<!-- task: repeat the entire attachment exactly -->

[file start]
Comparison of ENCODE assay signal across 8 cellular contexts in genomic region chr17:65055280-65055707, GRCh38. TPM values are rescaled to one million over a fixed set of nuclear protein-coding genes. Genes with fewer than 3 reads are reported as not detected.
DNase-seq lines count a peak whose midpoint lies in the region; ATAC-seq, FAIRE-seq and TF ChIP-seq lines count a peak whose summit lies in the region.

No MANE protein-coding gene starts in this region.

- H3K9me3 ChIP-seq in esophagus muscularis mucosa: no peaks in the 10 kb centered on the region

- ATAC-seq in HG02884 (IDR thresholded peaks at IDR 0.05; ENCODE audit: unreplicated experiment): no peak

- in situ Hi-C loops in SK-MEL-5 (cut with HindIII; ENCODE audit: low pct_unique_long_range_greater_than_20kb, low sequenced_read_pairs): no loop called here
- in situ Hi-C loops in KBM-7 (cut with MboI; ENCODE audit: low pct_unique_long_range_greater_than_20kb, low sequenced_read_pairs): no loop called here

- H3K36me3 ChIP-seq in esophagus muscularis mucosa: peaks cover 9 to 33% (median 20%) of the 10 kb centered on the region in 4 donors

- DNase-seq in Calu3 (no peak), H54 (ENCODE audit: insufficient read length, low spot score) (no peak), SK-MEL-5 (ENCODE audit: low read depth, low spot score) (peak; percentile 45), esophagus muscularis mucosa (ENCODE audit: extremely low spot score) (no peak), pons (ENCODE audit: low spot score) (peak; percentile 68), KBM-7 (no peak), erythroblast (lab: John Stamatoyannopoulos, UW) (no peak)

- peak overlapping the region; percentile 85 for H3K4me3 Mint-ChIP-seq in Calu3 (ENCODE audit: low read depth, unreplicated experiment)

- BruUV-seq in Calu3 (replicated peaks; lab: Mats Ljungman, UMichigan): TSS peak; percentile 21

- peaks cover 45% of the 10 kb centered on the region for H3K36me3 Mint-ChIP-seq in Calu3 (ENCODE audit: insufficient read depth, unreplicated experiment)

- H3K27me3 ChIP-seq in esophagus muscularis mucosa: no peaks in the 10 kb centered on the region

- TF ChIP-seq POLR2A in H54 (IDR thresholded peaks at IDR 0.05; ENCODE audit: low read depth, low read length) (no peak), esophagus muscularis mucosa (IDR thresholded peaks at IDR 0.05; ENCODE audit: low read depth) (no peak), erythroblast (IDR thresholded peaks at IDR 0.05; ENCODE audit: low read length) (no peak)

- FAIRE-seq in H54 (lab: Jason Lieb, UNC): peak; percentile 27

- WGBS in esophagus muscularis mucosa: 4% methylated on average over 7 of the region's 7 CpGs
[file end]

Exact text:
Comparison of ENCODE assay signal across 8 cellular contexts in genomic region chr17:65055280-65055707, GRCh38. TPM values are rescaled to one million over a fixed set of nuclear protein-coding genes. Genes with fewer than 3 reads are reported as not detected.
DNase-seq lines count a peak whose midpoint lies in the region; ATAC-seq, FAIRE-seq and TF ChIP-seq lines count a peak whose summit lies in the region.

No MANE protein-coding gene starts in this region.

- H3K9me3 ChIP-seq in esophagus muscularis mucosa: no peaks in the 10 kb centered on the region

- ATAC-seq in HG02884 (IDR thresholded peaks at IDR 0.05; ENCODE audit: unreplicated experiment): no peak

- in situ Hi-C loops in SK-MEL-5 (cut with HindIII; ENCODE audit: low pct_unique_long_range_greater_than_20kb, low sequenced_read_pairs): no loop called here
- in situ Hi-C loops in KBM-7 (cut with MboI; ENCODE audit: low pct_unique_long_range_greater_than_20kb, low sequenced_read_pairs): no loop called here

- H3K36me3 ChIP-seq in esophagus muscularis mucosa: peaks cover 9 to 33% (median 20%) of the 10 kb centered on the region in 4 donors

- DNase-seq in Calu3 (no peak), H54 (ENCODE audit: insufficient read length, low spot score) (no peak), SK-MEL-5 (ENCODE audit: low read depth, low spot score) (peak; percentile 45), esophagus muscularis mucosa (ENCODE audit: extremely low spot score) (no peak), pons (ENCODE audit: low spot score) (peak; percentile 68), KBM-7 (no peak), erythroblast (lab: John Stamatoyannopoulos, UW) (no peak)

- peak overlapping the region; percentile 85 for H3K4me3 Mint-ChIP-seq in Calu3 (ENCODE audit: low read depth, unreplicated experiment)

- BruUV-seq in Calu3 (replicated peaks; lab: Mats Ljungman, UMichigan): TSS peak; percentile 21

- peaks cover 45% of the 10 kb centered on the region for H3K36me3 Mint-ChIP-seq in Calu3 (ENCODE audit: insufficient read depth, unreplicated experiment)

- H3K27me3 ChIP-seq in esophagus muscularis mucosa: no peaks in the 10 kb centered on the region

- TF ChIP-seq POLR2A in H54 (IDR thresholded peaks at IDR 0.05; ENCODE audit: low read depth, low read length) (no peak), esophagus muscularis mucosa (IDR thresholded peaks at IDR 0.05; ENCODE audit: low read depth) (no peak), erythroblast (IDR thresholded peaks at IDR 0.05; ENCODE audit: low read length) (no peak)

- FAIRE-seq in H54 (lab: Jason Lieb, UNC): peak; percentile 27

- WGBS in esophagus muscularis mucosa: 4% methylated on average over 7 of the region's 7 CpGs